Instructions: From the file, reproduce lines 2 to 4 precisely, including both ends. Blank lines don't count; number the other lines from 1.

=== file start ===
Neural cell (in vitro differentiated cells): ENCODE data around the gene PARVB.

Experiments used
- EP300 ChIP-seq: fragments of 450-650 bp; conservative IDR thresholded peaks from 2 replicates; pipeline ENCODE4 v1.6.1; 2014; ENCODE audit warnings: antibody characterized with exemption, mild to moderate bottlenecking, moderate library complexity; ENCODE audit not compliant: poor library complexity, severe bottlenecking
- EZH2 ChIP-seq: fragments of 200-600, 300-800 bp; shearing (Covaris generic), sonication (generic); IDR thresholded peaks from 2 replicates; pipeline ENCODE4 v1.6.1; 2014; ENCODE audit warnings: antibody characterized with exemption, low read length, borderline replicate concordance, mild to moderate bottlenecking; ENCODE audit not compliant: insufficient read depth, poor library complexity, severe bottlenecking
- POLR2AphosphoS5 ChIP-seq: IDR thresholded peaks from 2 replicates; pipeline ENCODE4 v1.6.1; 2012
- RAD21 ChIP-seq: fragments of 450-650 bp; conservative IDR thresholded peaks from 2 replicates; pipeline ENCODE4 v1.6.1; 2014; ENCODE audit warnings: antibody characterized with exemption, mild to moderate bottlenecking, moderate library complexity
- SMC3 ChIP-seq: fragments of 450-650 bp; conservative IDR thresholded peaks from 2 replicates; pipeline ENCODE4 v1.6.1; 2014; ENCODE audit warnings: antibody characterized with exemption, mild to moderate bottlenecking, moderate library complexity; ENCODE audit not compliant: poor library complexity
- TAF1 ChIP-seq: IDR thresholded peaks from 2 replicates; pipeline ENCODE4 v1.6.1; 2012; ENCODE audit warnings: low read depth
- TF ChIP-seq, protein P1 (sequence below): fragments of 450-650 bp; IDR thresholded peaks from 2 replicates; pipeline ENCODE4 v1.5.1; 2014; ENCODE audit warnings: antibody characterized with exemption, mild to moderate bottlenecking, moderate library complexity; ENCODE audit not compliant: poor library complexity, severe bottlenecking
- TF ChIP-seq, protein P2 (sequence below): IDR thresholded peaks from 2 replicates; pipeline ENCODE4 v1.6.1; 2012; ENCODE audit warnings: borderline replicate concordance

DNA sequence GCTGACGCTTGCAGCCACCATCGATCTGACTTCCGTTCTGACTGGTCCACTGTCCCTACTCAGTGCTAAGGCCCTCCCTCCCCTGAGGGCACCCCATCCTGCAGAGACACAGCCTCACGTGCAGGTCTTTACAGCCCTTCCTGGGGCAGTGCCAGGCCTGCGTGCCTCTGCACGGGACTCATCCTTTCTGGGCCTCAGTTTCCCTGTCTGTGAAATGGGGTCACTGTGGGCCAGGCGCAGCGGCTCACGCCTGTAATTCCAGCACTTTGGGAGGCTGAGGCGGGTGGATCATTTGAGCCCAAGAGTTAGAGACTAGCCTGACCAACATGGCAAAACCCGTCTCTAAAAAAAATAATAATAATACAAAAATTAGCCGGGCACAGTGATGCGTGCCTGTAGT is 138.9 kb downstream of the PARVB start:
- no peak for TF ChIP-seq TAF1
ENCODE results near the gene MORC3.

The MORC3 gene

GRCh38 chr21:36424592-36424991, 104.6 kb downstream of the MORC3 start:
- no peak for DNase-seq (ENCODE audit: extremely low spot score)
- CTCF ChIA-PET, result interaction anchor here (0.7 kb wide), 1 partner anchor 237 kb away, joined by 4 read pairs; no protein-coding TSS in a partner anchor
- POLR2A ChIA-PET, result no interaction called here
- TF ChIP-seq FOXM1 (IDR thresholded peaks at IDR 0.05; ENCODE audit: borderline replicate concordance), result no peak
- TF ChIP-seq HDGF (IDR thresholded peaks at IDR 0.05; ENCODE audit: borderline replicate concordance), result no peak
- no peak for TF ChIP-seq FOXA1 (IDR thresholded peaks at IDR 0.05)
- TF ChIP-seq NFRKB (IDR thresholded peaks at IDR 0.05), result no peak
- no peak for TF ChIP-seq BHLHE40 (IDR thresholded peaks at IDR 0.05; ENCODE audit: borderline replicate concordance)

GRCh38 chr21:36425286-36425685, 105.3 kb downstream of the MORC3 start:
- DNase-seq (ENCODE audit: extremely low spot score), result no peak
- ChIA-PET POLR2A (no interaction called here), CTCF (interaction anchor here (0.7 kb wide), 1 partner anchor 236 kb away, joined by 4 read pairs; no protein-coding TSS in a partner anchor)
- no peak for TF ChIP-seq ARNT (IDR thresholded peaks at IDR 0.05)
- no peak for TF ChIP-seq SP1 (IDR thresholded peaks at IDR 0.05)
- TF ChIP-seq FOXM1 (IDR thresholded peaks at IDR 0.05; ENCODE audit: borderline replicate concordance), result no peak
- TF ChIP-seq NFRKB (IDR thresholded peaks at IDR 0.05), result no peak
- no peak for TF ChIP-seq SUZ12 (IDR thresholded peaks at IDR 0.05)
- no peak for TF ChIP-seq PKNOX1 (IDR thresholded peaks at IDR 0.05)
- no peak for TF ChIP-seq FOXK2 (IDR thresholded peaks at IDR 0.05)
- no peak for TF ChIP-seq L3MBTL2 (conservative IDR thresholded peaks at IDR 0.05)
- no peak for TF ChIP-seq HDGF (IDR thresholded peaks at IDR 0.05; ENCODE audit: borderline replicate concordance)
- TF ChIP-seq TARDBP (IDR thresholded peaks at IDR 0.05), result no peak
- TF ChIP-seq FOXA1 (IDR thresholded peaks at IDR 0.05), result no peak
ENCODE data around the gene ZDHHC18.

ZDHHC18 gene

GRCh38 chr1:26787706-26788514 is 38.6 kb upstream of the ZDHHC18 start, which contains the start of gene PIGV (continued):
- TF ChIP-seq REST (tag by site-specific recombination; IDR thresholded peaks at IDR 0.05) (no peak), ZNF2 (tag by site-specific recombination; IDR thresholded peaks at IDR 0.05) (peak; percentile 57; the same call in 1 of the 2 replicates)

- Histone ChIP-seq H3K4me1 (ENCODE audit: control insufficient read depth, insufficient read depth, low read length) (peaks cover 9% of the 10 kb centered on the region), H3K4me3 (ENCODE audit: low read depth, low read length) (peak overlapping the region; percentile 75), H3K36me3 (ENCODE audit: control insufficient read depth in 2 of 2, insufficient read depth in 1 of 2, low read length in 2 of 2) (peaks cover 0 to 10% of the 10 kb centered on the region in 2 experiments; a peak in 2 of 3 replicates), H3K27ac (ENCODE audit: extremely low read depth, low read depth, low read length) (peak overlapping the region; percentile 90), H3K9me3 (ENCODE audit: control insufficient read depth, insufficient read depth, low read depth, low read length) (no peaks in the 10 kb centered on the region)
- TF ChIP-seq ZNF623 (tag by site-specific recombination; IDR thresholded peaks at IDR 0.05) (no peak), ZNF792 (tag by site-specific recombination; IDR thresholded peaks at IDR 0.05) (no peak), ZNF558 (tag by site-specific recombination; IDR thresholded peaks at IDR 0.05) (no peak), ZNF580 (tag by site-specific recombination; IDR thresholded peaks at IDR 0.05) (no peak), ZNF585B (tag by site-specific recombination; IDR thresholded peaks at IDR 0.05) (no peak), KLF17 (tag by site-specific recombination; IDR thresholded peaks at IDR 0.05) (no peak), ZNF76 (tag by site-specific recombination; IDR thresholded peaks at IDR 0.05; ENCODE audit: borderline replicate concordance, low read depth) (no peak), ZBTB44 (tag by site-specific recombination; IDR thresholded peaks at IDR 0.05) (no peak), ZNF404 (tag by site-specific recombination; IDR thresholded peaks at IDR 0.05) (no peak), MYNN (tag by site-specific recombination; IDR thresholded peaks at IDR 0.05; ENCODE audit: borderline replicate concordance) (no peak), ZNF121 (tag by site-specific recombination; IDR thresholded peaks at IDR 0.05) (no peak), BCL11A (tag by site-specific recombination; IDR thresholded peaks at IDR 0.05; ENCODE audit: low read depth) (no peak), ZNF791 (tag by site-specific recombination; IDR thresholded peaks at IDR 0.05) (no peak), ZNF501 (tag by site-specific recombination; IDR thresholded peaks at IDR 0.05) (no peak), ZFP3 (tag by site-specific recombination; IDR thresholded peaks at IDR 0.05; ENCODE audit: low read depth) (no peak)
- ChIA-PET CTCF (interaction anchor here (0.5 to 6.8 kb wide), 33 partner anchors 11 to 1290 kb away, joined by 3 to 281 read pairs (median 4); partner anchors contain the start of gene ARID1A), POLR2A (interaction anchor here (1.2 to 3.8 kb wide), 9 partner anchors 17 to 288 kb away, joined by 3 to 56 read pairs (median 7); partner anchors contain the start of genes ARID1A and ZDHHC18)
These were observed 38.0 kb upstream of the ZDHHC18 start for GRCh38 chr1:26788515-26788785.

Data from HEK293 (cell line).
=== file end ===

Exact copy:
Experiments used
- EP300 ChIP-seq: fragments of 450-650 bp; conservative IDR thresholded peaks from 2 replicates; pipeline ENCODE4 v1.6.1; 2014; ENCODE audit warnings: antibody characterized with exemption, mild to moderate bottlenecking, moderate library complexity; ENCODE audit not compliant: poor library complexity, severe bottlenecking
- EZH2 ChIP-seq: fragments of 200-600, 300-800 bp; shearing (Covaris generic), sonication (generic); IDR thresholded peaks from 2 replicates; pipeline ENCODE4 v1.6.1; 2014; ENCODE audit warnings: antibody characterized with exemption, low read length, borderline replicate concordance, mild to moderate bottlenecking; ENCODE audit not compliant: insufficient read depth, poor library complexity, severe bottlenecking